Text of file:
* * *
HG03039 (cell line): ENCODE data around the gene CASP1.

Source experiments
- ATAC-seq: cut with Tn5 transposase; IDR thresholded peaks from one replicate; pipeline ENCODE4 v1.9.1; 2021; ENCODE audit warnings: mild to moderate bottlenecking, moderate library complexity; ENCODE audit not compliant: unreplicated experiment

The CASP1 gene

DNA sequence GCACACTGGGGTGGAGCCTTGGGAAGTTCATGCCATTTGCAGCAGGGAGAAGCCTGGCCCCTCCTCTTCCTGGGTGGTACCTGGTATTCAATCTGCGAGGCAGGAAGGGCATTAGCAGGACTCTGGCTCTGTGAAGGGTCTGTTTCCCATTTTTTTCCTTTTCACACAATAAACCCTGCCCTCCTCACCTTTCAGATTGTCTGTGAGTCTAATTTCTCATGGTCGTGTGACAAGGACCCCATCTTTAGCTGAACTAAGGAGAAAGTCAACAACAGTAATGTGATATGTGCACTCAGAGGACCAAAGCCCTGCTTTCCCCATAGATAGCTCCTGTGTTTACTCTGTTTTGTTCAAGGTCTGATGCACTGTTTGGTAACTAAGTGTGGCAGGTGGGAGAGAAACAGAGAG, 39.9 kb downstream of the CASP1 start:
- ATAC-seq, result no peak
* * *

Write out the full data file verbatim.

HG03039 (cell line): ENCODE data around the gene CASP1.

Source experiments
- ATAC-seq: cut with Tn5 transposase; IDR thresholded peaks from one replicate; pipeline ENCODE4 v1.9.1; 2021; ENCODE audit warnings: mild to moderate bottlenecking, moderate library complexity; ENCODE audit not compliant: unreplicated experiment

The CASP1 gene

DNA sequence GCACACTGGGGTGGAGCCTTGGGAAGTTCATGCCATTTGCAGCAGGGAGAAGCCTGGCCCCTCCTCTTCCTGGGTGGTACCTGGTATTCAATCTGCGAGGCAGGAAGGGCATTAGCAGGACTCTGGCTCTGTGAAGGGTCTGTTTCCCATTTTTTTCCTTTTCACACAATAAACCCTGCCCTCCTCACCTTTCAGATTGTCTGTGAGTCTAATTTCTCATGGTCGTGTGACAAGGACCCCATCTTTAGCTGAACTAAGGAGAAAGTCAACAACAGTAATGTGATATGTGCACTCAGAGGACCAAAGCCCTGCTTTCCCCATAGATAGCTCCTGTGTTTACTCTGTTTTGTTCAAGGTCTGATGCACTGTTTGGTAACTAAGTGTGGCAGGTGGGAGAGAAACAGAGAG, 39.9 kb downstream of the CASP1 start:
- ATAC-seq, result no peak